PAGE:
Payload Concepts

Payload is based around a small and intuitive set of high-level concepts. Before starting to work with Payload, it's a good idea to familiarize yourself with these concepts in order to establish a common language and understanding when discussing Payload.


The Payload Config is central to everything that Payload does. It allows for the deep configuration of your application through a simple and intuitive API. The Payload Config is a fully-typed JavaScript object that can be infinitely extended upon. More details.


Payload is database agnostic, meaning you can use any type of database behind Payload's familiar APIs through what is known as a Database Adapter. More details.


A Collection is a group of records, called Documents, that all share a common schema. Each Collection is stored in the Database based on the Fields that you define. More details.


Globals are in many ways similar to Collections, except they correspond to only a single Document. Each Global is stored in the Database based on the Fields that you define. More details.


Fields are the building blocks of Payload. They define the schema of the Documents that will be stored in the Database, as well as automatically generate the corresponding UI within the Admin Panel. More details.


Hooks allow you to execute your own side effects during specific events of the Document lifecycle, such as before read, after create, etc. More details.


Payload provides a secure, portable way to manage user accounts out of the box. Payload Authentication is designed to be used in both the Admin Panel, all well as your own external applications. More details.

Access Control

Access Control determines what a user can and cannot do with any given Document, such as read, update, etc., as well as what they can and cannot see within the Admin Panel. More details.

Admin Panel

Payload dynamically generates a beautiful, fully type-safe interface to manage your users and data. The Admin Panel is a React application built using the Next.js App Router. More details.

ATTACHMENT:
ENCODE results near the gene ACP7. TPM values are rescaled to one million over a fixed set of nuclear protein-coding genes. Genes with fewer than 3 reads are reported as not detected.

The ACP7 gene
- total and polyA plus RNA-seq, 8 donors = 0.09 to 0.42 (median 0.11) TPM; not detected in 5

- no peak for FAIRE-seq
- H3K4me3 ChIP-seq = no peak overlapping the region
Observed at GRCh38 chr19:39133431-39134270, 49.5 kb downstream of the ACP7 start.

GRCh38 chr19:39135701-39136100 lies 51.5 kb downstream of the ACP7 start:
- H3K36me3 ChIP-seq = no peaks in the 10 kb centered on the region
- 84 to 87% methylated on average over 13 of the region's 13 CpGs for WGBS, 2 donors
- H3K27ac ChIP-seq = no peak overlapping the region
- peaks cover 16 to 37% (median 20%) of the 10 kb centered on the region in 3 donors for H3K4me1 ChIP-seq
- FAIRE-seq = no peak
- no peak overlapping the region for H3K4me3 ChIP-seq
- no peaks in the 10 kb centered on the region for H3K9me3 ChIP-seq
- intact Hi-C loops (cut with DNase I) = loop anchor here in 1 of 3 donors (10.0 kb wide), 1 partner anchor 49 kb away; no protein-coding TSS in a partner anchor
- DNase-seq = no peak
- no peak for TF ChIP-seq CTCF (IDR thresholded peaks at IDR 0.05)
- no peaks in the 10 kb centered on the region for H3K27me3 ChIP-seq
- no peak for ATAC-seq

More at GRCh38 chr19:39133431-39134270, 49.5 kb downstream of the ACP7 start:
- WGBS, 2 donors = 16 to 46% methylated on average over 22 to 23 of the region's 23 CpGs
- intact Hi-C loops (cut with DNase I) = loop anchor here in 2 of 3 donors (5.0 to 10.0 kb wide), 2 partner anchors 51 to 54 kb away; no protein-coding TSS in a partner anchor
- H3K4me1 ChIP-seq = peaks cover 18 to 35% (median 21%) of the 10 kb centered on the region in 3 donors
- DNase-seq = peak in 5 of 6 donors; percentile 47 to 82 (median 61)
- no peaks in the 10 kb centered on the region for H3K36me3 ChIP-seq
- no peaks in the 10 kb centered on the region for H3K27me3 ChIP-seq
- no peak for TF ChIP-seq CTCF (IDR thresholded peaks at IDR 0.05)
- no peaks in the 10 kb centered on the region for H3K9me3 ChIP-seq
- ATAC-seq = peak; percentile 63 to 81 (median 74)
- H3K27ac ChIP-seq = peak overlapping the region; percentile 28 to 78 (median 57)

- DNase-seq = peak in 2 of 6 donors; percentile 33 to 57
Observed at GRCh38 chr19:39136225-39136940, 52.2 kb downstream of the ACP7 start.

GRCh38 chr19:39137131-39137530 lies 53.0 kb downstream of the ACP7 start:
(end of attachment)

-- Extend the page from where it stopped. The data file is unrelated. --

Retrieving Data

Everything Payload does (create, read, update, delete, login, logout, etc.) is exposed to you via three APIs:

  • Local API - Extremely fast, direct-to-database access
  • REST API - Standard HTTP endpoints for querying and mutating data
  • GraphQL - A full GraphQL API with a GraphQL Playground

Local API

By far one of the most powerful aspects of Payload is the fact that it gives you direct-to-database access to your data through the Local API. It's extremely fast and does not incur any typical HTTP overhead—you query your database directly in Node.js.

The Local API is written in TypeScript, and so it is strongly typed and extremely nice to use. It works anywhere on the server, including custom Next.js Routes, Payload Hooks, Payload Access Control, and React Server Components.

Here's a quick example of a React Server Component fetching data using the Local API:

import React from 'react'
import config from '@payload-config'
import { getPayloadHMR } from '@payloadcms/next'
const MyServerComponent: React.FC = () => {
// If you're working in Next.js, and you want HMR,
// you should get Payload via the `getPayloadHMR` function.
const payload = await getPayloadHMR({ config })
// If you are writing a standalone script and do not need HMR,
// you can get Payload via import { getPayload } from 'payload' instead.
// The `findResult` here will be fully typed as `PaginatedDocs<Page>`,
// where you will have the `docs` that are returned as well as